Thursday, January 28, 2010

Old toys

A happy memory from childhood in the 70s was that of our mother being a part-time sales agent for those Tupperware products. I can still recall the weekend Tupperware parties at our old place that gathered neighbors and my mother's colleagues from the hospital. Had good times looking at all those colorful catalogs of plastic home products, and matching such images with the few samples that mother gets to show to her prospective clients and buyers. But the really fun part of this whole Tupperware selling business, and the one thing that drew the interest of both my brother and me, was the fact that if mother got to sell a certain number of items and earned the required points, she could get us these wonderful toys for free.

And that's how we got this set of building blocks which were not really blocks but square tiles, around 1 inch x 1 inch, that came in red and blue colors. A good part of the whole set consisted of white rectangular blocks of connectors with grooves that let you slide in the tiles' edges. The set also included these black round pieces, often used as wheels, but which could also serve as interesting accessories like headlights, lifebuoys tied to the side of ships, round windows, and just about anything else that young playful minds could imagine. These wheels came with yellow connectors that went through the center. So, that's all there was to it really. Not as complicated as your average Lego set nowadays. But with just a box of this Tupperware Build-O-Fun, you can already build a train, a car, a ship, a spacecraft, and an airplane.

My brother and I had some really good times building all these things, copying the pictures at first, then moving on to experiment with our very own designs. And this was how one day I created my "inter-dimensional telescope", which, as its name indicated, allowed one to take a close look into other realities and universes. An activity that took up much of my playing time and imagination during the next few days. Pieced together this tube-like object from the Build-O-Fun's red and blue tiles -- a tile for each of the four sides, and about 5 to 6 tiles long. Then I filled it with all sorts of small objects, including a green plastic model of a World War II machine gunner, shredded pictures from a landscape magazine, strands of differently colored threads from my mother's sewing kit, marbles, small playing cards (called "tex"), rubber bands, tiny pieces of broken toys, star apple seeds, pieces from my rock collection.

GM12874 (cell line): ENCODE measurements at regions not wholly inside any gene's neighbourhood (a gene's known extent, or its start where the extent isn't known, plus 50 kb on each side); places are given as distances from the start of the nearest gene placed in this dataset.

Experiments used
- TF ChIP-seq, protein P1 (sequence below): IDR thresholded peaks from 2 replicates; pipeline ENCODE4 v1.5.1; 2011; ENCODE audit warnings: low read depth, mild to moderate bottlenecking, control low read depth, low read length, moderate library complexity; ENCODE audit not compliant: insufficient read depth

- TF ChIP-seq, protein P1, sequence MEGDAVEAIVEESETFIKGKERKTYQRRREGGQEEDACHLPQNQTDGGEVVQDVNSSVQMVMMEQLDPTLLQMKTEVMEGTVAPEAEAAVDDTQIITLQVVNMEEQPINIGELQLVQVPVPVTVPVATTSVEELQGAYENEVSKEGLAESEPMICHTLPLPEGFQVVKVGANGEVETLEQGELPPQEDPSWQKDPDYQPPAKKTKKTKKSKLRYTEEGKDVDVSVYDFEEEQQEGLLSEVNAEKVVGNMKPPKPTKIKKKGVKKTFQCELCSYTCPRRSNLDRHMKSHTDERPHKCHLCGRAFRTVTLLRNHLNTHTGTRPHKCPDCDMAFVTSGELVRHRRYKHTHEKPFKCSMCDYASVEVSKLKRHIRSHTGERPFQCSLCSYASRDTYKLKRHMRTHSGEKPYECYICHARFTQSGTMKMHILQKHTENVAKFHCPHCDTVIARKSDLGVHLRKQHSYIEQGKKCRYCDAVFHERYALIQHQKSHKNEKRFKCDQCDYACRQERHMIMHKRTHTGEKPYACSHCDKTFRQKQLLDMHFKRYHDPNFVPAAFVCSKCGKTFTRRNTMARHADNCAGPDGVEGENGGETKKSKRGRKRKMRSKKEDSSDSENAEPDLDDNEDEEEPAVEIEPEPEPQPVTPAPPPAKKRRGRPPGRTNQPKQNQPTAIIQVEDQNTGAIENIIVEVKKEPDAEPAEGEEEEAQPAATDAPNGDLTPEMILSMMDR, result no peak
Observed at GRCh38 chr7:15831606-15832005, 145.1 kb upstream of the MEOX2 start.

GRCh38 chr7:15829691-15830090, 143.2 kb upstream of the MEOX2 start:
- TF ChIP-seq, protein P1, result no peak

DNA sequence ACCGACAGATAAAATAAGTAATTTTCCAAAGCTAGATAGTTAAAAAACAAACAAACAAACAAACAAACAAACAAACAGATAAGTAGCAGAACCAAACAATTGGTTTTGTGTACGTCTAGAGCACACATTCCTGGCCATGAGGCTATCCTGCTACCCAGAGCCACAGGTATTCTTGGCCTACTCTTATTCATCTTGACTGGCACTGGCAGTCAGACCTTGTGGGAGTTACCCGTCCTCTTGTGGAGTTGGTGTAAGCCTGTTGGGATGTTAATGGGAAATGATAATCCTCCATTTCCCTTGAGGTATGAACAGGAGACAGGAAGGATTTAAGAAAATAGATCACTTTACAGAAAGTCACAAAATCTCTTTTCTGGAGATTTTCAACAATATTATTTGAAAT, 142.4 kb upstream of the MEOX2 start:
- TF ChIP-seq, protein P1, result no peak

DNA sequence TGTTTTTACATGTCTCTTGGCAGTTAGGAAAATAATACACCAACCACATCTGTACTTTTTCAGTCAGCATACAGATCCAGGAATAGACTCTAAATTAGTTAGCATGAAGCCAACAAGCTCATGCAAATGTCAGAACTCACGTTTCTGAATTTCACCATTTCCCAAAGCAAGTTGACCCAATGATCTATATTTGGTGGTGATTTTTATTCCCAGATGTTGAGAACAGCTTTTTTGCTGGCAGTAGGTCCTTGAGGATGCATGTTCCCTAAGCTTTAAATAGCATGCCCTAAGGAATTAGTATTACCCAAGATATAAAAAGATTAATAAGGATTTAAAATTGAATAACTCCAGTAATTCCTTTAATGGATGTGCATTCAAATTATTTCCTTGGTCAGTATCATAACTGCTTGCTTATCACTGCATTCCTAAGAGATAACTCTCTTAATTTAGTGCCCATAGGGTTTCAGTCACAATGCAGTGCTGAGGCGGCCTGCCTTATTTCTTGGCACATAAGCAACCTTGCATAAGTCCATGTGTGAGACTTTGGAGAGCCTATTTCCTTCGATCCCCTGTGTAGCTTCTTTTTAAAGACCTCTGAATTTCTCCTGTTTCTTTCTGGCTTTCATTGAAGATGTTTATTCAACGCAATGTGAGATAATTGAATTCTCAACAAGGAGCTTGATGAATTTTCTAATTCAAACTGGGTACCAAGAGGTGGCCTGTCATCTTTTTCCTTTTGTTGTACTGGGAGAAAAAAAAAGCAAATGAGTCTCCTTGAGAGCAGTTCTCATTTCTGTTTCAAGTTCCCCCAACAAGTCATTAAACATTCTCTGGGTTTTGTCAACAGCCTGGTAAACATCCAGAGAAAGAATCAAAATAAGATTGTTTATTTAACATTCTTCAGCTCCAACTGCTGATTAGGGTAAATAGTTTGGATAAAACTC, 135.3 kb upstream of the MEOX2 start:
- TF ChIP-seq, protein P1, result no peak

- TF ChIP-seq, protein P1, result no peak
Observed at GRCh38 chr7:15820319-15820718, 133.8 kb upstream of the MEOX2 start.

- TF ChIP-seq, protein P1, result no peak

Kept the tile at the other end of the tube slightly unaligned, which left a small slit for one to peer through. And that's how I was able to get a good glimpse of the alternate realities that those cartoon series on TV were talking about. Just had to shake the tube to see a different picture each time -- from the small green arm perched on a rock inside a cave, or a scene from that Tarzan or Zorro tex seen through the distorting lens of a marble-like universe, to the weird multicolor clouds of a gaseous world, and black alien pods in an underwater tunnel. Most of the other kids in our neighborhood will take a quick peek through the slit and either confirm what I saw with this "I need to get mother to buy me the same vitamins he's taking" look on their faces, or persuade me afterward to build a plane or a bus with our Build-O-Fun set. That's when I realized that a toy can be also a personal thing for kids.

But if my brother and I had some experiences back then that could be responsible for any iota of creativity or inventiveness that we have now, these should include the Build-O-Fun. Guess one couldn't find this toy anymore in the market. My recent casual search online brought me to this advertisement for a vintage 1966 set (with the box "a bit tattered" but otherwise in excellent condition). Comes to around 10 bucks. But I need to pay another 8 bucks for the shipping costs from Melbourne. I wonder if my daughters will enjoy it.

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